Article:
Why ‘moist’ shouldn’t make a cook cringe

Gretchen McKay
Pittsburgh Post-Gazette

Want to make people uncomfortable? Just say something is “moist.”

Studies show that many people don’t like the word, in large part because of its association with sweat and other types of moisture we’d rather not talk about.

Yet when it comes to cooking, moist is a good thing, both when it comes to texture (who likes dry cake?) and basic techniques such as simmering, braising, steaming or stewing.

Moisture — the presence of a liquid — is what makes breads spongy, vegetables tender, watermelon juicy and pastries so wonderfully silky. Moist-heat cooking methods like poaching and frying, meanwhile, keep foods from drying out, resulting in tender, flavorful meat and seafood dishes.

New Castle, Lawrence County, native and cookbook author Kathy Hunt can’t understand why so many people bristle at “moist.” But she sees it, especially among younger adults and kids who either giggle or gag (and sometimes both) at its mere mention.

Even her publisher found the word too titillating a name for her latest cookbook, which aims to explain and demonstrate, with more than 70 recipes, why moist is so important in the culinary world. While they loved the idea of a technique book, the marketing department nixed using the word in the title.

They found a happy compromise with “Luscious, Tender, Juicy: Recipes for Perfect Texture in Dinner, Desserts and More” (Countryman Press, $30), all of which are important elements of delectable (and moist) foods. The book was published in December.

‘Rebellion and survival’: Hunt’s authority on the subject is years in the making. Even though she grew up with a mother who viewed cooking as drudgery, she couldn’t help but embrace it once she arrived at Grove City College to study history and secondary education. It was one way to guarantee she could find something good to eat in a tiny college town.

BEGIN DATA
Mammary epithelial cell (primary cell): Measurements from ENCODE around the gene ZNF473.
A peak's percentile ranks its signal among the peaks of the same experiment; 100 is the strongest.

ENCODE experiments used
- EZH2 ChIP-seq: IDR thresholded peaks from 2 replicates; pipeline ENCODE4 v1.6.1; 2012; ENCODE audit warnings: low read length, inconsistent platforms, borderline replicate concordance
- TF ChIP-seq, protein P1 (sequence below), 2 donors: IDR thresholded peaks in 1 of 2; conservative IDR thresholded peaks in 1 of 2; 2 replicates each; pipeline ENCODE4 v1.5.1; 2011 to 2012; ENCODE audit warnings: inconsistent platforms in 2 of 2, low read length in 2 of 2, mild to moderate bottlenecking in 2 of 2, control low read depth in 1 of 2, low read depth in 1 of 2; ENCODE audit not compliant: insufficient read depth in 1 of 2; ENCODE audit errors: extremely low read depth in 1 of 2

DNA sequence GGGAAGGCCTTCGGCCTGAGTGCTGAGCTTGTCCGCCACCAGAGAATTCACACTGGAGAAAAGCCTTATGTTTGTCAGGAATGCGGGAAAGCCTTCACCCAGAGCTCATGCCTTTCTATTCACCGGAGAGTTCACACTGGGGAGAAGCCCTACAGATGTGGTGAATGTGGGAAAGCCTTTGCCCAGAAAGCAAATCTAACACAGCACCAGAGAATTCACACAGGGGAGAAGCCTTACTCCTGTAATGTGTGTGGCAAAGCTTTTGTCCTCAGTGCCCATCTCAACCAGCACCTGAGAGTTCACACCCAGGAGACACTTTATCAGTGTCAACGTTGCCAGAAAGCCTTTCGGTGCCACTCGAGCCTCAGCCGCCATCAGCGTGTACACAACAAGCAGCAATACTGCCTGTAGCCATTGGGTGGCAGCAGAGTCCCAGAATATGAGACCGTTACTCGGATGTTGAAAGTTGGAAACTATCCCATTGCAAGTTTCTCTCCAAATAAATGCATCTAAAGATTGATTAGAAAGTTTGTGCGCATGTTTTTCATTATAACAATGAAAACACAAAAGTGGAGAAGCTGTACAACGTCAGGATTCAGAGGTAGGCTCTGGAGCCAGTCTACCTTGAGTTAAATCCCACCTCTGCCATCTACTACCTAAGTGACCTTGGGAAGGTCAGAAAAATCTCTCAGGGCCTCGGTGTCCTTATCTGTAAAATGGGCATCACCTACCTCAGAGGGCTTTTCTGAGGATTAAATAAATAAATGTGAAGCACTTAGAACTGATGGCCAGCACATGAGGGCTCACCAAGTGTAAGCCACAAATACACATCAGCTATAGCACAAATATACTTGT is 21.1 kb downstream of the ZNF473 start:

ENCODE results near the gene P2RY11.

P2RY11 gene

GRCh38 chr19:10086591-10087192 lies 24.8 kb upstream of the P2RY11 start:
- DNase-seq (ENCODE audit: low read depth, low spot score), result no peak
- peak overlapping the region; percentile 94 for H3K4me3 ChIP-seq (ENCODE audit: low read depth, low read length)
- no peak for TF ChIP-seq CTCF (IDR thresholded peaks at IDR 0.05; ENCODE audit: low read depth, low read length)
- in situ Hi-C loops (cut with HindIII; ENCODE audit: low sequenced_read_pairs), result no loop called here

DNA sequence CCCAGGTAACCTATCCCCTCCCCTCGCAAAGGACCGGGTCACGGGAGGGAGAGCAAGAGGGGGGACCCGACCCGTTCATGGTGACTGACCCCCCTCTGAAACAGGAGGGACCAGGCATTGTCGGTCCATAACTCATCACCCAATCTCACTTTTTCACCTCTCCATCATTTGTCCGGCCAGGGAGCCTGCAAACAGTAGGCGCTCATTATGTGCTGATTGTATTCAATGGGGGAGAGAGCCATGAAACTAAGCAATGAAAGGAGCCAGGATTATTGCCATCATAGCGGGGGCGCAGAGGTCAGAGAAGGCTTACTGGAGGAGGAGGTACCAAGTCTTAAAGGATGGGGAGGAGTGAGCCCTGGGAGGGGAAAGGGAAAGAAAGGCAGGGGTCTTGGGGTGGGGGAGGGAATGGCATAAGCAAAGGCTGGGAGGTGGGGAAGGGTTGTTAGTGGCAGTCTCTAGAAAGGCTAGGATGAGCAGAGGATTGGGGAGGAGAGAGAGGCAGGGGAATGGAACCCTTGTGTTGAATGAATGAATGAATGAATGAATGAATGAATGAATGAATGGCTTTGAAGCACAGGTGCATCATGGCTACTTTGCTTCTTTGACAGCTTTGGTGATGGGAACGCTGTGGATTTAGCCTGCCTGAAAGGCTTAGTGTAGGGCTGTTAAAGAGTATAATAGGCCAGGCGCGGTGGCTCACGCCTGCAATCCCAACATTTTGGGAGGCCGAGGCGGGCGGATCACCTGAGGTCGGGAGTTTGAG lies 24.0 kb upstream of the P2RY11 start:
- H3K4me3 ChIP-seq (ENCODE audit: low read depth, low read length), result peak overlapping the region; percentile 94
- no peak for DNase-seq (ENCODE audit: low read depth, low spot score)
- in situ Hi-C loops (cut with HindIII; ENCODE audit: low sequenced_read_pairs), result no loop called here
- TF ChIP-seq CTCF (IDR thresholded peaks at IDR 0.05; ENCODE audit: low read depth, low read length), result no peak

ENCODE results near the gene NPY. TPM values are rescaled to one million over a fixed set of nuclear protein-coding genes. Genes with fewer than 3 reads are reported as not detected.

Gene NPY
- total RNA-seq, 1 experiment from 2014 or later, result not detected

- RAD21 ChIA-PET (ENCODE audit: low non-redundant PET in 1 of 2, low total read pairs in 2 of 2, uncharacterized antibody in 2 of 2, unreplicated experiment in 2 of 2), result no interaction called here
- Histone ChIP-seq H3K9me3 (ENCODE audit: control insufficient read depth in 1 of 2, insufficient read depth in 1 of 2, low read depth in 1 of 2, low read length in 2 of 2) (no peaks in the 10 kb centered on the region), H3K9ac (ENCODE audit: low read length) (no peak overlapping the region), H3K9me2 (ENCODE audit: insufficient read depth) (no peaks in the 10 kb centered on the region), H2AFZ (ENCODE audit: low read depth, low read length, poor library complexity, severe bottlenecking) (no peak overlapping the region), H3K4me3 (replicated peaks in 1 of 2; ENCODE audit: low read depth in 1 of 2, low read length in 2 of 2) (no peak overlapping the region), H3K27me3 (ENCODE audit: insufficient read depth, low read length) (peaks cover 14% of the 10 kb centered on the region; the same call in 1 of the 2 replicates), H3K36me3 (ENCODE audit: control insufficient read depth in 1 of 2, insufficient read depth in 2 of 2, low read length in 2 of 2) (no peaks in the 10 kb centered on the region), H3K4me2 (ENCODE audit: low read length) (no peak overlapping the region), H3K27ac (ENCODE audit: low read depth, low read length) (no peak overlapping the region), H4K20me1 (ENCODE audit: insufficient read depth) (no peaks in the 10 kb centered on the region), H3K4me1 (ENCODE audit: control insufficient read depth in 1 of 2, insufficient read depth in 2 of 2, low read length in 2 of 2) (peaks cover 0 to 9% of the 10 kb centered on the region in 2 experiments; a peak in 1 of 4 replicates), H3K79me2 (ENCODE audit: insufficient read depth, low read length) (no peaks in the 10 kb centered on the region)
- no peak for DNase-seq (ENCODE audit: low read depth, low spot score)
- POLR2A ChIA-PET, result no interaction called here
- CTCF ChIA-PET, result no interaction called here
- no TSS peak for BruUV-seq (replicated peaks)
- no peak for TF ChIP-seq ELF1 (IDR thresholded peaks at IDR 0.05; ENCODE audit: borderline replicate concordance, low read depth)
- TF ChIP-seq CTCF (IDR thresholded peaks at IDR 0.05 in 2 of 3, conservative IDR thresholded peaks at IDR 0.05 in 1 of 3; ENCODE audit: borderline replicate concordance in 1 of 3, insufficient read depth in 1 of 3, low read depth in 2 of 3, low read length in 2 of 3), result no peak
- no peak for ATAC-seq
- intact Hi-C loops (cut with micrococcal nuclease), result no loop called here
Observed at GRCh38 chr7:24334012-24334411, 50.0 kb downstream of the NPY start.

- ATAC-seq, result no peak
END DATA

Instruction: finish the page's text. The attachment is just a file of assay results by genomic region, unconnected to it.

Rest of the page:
“It was an act of rebellion and survival,” she says with a laugh, noting that “The Joy of Cooking” was her bible.

She only grew more passionate after moving to New York City in 2000 to pursue a graduate degree in journalism at Columbia University. The many restaurants she explored there inspired her to enroll at the Culinary Institute of America in Hyde Park, New York. She ended up taking just eight classes, deciding she’d rather write about food than be a professional chef.

With the help of a friend, she was soon writing stories and creating recipes for major publications and online magazines such the now-defunct Zester Daily. She also drew on her educational background to teach cooking classes, often with a focus on sustainable eating. She is particularly invested in seafood, with two cookbooks on the subject — 2017’s “Herring: A Global History” and “Fish Market” in 2013.

Everday tools: In the technique-focused “Luscious, Tender, Juicy,” Hunt says it’s not about chasing trends but instead focusing on the everyday ingredients and techniques that keep food tender and flavorful.

Written for both the novice and experienced cook, it includes everything from snacks and sides to cakes, pies, pastries and breads. You’ll also find lists of baking and cooking tools. All aim to bring moisture back into the kitchen with simple, easy-to-find ingredients.

Many of the 70-plus recipes are globally inspired, reflective of 51 countries on six continents she’s visited over the years with her husband, Sean Dippold. Others were influenced by the multicultural meals of her childhood. Her best friend growing up was Greek, and she also ate lots of Italian-American, Syrian, Indian and Polish foods as a kid.

“It really made me interested in how food was made, especially since my mom hated cooking,” she says.

Hunt calls the book her “pandemic baby” because despite the many challenges of COVID-19, the entire project — from writing to testing to photographing and layout — came together in a whirlwind in 2020. Not that she’s complaining.

“It was a nice way to try out recipes on people” who were otherwise stuck at home, she says.

These light and airy popovers marry the sharp tang of blue cheese with the woody flavor of fresh rosemary. (Gretchen McKay/Pittsburgh Post-Gazette/TNS)

Satiny Rosemary-Stilton Popovers

These light and airy rolls are so easy to make, and they’re an elegant alternative to sliced bread. Made from an egg batter, they’re fluffy and light, with a perfectly hollow center when torn open. Fresh rosemary adds a wonderful woody flavor that’s perfect for winter.